Another piece is understanding yourself in the milieu of all the changes in culture and society. Where do you find your sense of community?
The third element is that many of these people don’t see themselves fundamentally as political. When you start talking about politics, they’re like, “Hey, man, I’m not political,” and then you drill down a little deeper, and they definitely are, but by their own definition: being a good person who’s in a community is that you put your values higher than just a political identity.
In 2019, we did a series of interviews with Evangelicals, especially white Evangelicals, who voted for Trump in 2016 but were not going to vote for Trump in 2020, primarily because of their faith. One of the pattern pieces was “I’m not political.” And we’d ask them, “Have you ever voted for someone who’s not a Republican?” “No, I’ve never not voted for a Republican, but I’m not political, in that same way.” There’s something where there’s a way to narrate your story, that you’re a good person, you’re doing the heroic thing inside your community, and you’re not being bossed around by the political forces. When someone comes to the realization that any one of those is not actually the heroic piece —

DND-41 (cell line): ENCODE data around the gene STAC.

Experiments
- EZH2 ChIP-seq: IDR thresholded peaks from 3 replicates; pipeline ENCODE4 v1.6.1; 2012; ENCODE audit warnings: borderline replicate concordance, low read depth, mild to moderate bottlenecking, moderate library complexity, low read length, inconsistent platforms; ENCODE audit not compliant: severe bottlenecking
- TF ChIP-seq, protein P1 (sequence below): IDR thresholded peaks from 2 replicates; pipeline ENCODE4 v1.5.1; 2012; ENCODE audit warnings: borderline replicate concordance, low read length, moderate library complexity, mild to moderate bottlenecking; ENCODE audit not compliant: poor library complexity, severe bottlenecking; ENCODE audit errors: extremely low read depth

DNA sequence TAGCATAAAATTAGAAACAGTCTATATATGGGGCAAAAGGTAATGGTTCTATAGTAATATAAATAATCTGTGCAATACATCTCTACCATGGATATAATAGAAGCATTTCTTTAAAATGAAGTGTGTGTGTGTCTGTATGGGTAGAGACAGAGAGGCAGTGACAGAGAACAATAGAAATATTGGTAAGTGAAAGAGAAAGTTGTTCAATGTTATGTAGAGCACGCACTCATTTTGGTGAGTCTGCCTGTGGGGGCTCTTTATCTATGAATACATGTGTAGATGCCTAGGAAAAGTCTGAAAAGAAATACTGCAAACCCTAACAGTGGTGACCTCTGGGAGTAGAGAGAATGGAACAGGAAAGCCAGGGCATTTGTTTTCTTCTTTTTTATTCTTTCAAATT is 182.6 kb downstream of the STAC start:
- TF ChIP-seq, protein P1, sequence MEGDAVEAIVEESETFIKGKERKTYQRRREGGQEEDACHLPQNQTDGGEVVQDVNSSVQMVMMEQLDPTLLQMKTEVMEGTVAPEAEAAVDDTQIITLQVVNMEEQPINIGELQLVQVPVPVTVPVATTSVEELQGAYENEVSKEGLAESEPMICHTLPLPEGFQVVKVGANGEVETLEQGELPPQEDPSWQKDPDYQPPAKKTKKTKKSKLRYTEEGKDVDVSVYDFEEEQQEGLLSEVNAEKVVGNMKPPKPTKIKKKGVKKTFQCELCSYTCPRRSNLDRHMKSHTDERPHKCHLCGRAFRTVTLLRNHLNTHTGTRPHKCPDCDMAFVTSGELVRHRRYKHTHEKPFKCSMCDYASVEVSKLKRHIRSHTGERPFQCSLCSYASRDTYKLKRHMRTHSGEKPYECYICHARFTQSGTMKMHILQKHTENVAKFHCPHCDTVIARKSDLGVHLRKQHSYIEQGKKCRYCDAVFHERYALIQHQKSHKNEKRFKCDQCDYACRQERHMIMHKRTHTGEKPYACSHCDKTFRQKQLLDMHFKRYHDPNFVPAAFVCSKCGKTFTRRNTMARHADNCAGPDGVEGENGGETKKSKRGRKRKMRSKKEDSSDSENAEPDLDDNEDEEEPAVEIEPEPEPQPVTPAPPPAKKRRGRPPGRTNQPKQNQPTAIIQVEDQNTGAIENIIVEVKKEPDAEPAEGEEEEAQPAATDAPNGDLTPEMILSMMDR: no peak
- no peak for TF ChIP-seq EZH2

What do you mean by the heroic piece?
Because your religion gives you a narrative of how you’re a good person, then your job is to act in ways that are good when other people are acting in ways that aren’t. So very
often—and this was particular to voting for Donald Trump, but I think it’s broader than that—they would say things like “Look, I didn’t want to vote for Donald Trump. But I couldn’t vote for Hillary Clinton.” Like she had become this image of something so diabolical that they had to do the heroic thing in voting for Donald Trump. The story they had in their heads wasn’t “I did a bad thing voting for Trump.” It was “I did the heroic thing in 2016, because I couldn’t vote for her. But now I’ve realized that really wasn’t the choice I should have made. Now I’m going to do the next heroic thing and not vote for him again.”